History:

Abhang, or Abhanga, is a form of devotional poetry sung in praise of the Hindu god Vitthala also known as Vithoba. It was popular from the 13th thru 17th centuries Marathi Region of India. The word “abhang” comes from a for “non-” and bhang for “ending” or “interrupting”, in other words, a flawless, continuous process, in this case referring to a poem. By contrast, the devotional songs known as Bhajans focus on the inward journey. Abhangs are more exuberant expressions of the communitarian experience, and Abhangs are sung during pilgrimage to the temples of Pandharpur, by the devotees.

Abhanga is a stanzaic form and though commonly used for devotional purposes can also be used for cynicism, satire and reflective moods.

Rules:

A note: The thing to remember with forms that are originating in a language other than your own, in this case English, is that the syllable counts that are widely agreed upon once the form is translated, are just that, an approximation. Languages work very differently, and this is no exception. So when the rules say “6 syllables in this line” it’s a flexible rule. Know what I mean? Cool. Onward.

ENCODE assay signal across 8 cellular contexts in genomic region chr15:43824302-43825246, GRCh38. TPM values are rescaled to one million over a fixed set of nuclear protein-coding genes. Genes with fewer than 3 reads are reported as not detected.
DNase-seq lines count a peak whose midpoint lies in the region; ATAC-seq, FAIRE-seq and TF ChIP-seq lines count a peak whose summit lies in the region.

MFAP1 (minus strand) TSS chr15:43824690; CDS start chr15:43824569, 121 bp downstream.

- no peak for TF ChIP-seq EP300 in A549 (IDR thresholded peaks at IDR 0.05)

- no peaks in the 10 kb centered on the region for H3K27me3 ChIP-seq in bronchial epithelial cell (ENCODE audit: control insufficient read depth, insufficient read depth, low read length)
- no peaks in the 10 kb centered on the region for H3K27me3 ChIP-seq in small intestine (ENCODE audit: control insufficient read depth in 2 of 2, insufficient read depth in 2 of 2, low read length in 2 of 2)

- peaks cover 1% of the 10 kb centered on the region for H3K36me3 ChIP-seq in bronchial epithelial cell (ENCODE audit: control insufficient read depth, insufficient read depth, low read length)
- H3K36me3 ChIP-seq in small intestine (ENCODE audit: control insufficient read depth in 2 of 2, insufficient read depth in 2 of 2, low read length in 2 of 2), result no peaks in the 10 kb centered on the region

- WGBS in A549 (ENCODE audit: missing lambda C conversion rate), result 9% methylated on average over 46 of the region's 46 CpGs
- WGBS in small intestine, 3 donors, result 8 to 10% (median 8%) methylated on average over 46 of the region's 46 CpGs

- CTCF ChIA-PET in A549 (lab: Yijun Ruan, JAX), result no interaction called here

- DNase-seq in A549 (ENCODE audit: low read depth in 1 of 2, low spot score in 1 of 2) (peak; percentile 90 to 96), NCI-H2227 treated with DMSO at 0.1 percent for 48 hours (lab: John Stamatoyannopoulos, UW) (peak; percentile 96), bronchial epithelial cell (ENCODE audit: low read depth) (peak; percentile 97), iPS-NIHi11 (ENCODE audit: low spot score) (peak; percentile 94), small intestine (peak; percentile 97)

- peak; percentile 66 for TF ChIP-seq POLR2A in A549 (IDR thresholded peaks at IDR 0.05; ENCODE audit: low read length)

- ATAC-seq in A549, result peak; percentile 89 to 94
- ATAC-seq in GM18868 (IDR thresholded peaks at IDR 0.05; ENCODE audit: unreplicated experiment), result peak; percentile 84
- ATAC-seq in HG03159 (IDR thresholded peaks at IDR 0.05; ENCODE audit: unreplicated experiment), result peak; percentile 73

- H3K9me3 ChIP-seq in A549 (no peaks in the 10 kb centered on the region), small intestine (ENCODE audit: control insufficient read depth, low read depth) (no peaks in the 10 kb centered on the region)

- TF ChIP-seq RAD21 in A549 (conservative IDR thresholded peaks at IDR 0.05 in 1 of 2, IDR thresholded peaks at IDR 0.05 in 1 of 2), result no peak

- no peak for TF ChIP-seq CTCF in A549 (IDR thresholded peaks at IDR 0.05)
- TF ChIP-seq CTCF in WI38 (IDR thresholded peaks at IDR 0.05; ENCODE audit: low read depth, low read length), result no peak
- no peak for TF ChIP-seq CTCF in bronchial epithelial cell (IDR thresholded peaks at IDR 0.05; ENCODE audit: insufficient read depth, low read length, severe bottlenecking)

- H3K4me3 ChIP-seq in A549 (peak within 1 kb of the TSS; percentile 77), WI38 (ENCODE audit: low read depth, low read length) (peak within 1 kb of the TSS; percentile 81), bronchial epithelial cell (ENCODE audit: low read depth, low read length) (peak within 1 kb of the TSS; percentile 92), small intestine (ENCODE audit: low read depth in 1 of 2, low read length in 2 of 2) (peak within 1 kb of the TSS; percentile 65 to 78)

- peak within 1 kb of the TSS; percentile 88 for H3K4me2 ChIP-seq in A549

There are two types of Abhanga.

In the first:

  • 4 line stanzas, any number of stanzas
  • syllabic, 6/6/6/4 syllables each
  • lines 2 and 3 rhyme with each other, lines 1 and 4 do not
  • often internal rhyme is used, but it’s not official

In the second:

  • 2 line stanzas
  • 6-12 syllables per line
  • both lines rhyme with each other

In both types, the final stanza bears the name of the poet.

 

A cool reference I found for information on this form: One Hundred Poems of Tukaram by Mhatre Chandrakant. Also, as always, wikipedia.

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